Are you wasting water?
The water crisis gripping Metro Manila should be a wake-up call for all of us to mind the way we use — and waste — water in our daily lives. In times of plenty, we think nothing of it, but times of scarcity and deprivation make us more mindful of how we misuse and overuse what is certainly our most vital, yet most undervalued, resource.
How do we waste water? There are so many ways, obvious or otherwise. The most obvious (yet often ignored) ones include keeping the water flowing while brushing our teeth, or the shower on while soaping or shampooing, rather than shutting off and turning on only as needed. Much valuable potable water is wasted in restaurants and home dining tables, left unconsumed in glasses, water jugs or bottles, only to be thrown away. Those with cars throw away much water by washing them down with a freely flowing hose, keeping it on even while scrubbing the tires or cleaning specific parts. In homes or public buildings, faucets or water pipes leaking seemingly negligible drops can throw away gallons of water in one day.
Among the worst wastages of water, yet mostly ignored, occurs in almost every home or building: in leaking or malfunctioning toilets. Gallons of water are lost when the rubber flappers in the toilet tank, either because of wear or deformity, are letting water seep through continuously. Wastage is far worse when the toilet is left with water flowing through continuously because the automatic shutoff mechanism in the tank is malfunctioning, or when the flapper somehow remained up with the last flusher. These are an almost everyday occurrence, and I’ve often called attention to it when I could find someone to report it to. I once saw a sign in a public restroom requesting that such leaks be reported to the building management, and I quietly applauded them for that small but important gesture. But I’ve never seen any other such sign elsewhere since.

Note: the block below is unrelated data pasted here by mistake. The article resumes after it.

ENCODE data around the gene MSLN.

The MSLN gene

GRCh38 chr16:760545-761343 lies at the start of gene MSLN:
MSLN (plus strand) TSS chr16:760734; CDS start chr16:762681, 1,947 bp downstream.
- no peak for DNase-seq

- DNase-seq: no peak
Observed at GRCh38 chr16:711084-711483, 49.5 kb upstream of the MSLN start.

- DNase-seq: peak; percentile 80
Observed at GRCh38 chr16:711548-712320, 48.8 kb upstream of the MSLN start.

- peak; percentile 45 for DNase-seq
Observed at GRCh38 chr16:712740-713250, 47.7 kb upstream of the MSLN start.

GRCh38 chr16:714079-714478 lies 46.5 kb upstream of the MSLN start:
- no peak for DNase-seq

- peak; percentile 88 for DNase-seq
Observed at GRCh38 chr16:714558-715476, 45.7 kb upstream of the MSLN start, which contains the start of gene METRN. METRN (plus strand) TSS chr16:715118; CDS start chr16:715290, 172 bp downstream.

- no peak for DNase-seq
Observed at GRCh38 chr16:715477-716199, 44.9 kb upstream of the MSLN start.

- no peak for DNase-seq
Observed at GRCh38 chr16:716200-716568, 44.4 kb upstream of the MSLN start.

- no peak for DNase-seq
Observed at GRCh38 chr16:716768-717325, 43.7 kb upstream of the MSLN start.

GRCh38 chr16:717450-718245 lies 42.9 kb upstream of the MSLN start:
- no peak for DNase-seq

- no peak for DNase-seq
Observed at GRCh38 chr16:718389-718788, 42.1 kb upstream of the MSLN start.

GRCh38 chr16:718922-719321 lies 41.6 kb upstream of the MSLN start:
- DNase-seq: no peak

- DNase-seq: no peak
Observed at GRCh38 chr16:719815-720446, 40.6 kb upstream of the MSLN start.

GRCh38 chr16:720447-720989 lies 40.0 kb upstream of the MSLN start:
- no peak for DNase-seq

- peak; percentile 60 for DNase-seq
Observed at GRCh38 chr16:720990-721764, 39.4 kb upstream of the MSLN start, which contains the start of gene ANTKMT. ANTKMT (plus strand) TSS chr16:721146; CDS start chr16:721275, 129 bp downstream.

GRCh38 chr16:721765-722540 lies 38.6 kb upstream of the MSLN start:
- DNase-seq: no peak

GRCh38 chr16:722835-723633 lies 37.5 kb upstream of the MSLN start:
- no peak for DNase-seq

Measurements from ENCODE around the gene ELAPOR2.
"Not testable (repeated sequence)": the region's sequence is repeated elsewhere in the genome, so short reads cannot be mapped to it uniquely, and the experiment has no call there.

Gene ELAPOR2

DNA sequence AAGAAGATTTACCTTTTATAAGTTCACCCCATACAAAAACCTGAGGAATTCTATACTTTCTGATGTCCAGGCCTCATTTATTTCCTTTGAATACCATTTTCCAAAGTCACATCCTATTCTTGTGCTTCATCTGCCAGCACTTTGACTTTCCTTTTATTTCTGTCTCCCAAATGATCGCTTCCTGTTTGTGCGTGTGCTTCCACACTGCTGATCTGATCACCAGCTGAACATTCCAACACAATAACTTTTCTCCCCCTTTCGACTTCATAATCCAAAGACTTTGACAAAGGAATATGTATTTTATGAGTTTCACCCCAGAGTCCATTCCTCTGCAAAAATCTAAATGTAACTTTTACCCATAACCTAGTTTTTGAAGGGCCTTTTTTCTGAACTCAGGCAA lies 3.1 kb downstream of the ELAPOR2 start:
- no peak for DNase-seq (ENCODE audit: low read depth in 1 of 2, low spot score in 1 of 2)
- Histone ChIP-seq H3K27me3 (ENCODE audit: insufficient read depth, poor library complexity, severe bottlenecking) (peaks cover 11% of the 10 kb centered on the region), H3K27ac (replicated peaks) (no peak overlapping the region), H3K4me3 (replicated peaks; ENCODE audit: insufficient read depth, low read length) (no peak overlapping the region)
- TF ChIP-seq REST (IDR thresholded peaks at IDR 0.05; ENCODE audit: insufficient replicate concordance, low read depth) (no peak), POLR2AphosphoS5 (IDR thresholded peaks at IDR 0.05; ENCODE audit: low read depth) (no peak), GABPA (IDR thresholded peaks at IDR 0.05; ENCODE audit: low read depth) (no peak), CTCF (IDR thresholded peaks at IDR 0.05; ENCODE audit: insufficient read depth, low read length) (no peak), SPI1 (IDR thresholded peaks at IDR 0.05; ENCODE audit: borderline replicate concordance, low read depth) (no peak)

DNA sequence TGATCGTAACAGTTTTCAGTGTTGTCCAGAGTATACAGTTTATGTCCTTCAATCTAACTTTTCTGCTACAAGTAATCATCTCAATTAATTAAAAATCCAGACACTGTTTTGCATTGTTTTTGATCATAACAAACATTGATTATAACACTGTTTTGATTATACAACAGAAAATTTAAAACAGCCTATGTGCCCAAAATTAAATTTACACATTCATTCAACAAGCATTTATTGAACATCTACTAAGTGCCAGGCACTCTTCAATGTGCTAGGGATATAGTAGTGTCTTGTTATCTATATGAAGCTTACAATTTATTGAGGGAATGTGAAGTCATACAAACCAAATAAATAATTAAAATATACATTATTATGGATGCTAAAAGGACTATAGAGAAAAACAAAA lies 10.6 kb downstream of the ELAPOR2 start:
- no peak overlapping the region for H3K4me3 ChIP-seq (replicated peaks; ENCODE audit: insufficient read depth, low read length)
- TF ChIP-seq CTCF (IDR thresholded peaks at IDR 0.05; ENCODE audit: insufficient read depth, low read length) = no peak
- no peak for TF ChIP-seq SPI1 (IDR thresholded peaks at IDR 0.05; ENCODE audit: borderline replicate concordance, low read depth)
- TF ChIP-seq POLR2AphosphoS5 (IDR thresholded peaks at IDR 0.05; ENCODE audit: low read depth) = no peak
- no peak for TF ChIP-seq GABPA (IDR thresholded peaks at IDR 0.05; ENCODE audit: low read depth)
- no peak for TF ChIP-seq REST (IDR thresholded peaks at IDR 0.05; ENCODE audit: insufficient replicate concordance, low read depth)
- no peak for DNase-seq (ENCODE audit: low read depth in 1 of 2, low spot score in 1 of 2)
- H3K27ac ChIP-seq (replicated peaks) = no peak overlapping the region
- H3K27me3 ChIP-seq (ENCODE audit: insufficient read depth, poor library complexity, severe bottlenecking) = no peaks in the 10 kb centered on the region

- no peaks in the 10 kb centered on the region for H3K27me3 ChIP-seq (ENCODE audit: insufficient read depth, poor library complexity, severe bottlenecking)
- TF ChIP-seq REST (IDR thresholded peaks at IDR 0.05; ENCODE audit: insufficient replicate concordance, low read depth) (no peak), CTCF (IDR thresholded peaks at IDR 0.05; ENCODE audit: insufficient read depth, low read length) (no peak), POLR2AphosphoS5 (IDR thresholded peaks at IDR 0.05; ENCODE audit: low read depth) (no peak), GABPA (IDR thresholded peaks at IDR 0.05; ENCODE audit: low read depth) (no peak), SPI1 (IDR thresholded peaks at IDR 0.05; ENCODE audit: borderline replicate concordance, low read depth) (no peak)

I’m writing this while in California, a state that imposed strict regulations on water use between 2014 and 2017. It was made unlawful to irrigate lawns to the point that water runs off onto the sidewalk, street or adjacent property. Hosing off a driveway or sidewalk with potable water is also not allowed. One cannot wash a motor vehicle with a hose unless it has a shut-off nozzle. Ornamental fountains that do not recirculate the water are prohibited. Hotels and motels must have signs in their rooms notifying guests that they have the option of re-using their towels and sheets, hence help reduce unnecessary use of water (and detergent) in laundering them. Now in one of its driest winters in modern history, California’s water regulators are considering making these and other water-use restrictions permanent, and impose fines of up to $500 per violation.
We have so far referred to direct use of water, but the bulk of our water use is actually indirect, with household water consumption (for bathing, toilets, watering garden, etc.) estimated to contribute only 4 percent of our water footprint. Food consumption accounts for about 70 percent, and our food choices matter in determining our water footprint. For example, producing a kilo of beef uses up about 16,000 liters of water, whereas the same amount of vegetables need about 300 liters. Reducing meat intake is thus not only good for the health, but also helps save water!
The next biggest driver of water consumption is power, accounting for about 15 percent of our water footprint. Here again, power choice matters. Coal plants consume three times more than gas plants, 10 times more than geothermal, and 100 times more than solar. Our clothing also consume large amounts of water: it takes 10,000 liters to produce a cotton T-shirt and a pair of jeans, not to mention laundering them through their lifetimes. Likewise, transportation is a big water user. It takes 70 liters of water to produce 1 liter of gasoline, and 120,000 liters to produce a small car—again, not to mention washing it. (https://waterfootprint.org gives more such data)
All told, there’s so much we can do to save water, while helping mitigate climate change and even improve our health as we do so—a true win-win-win indeed.
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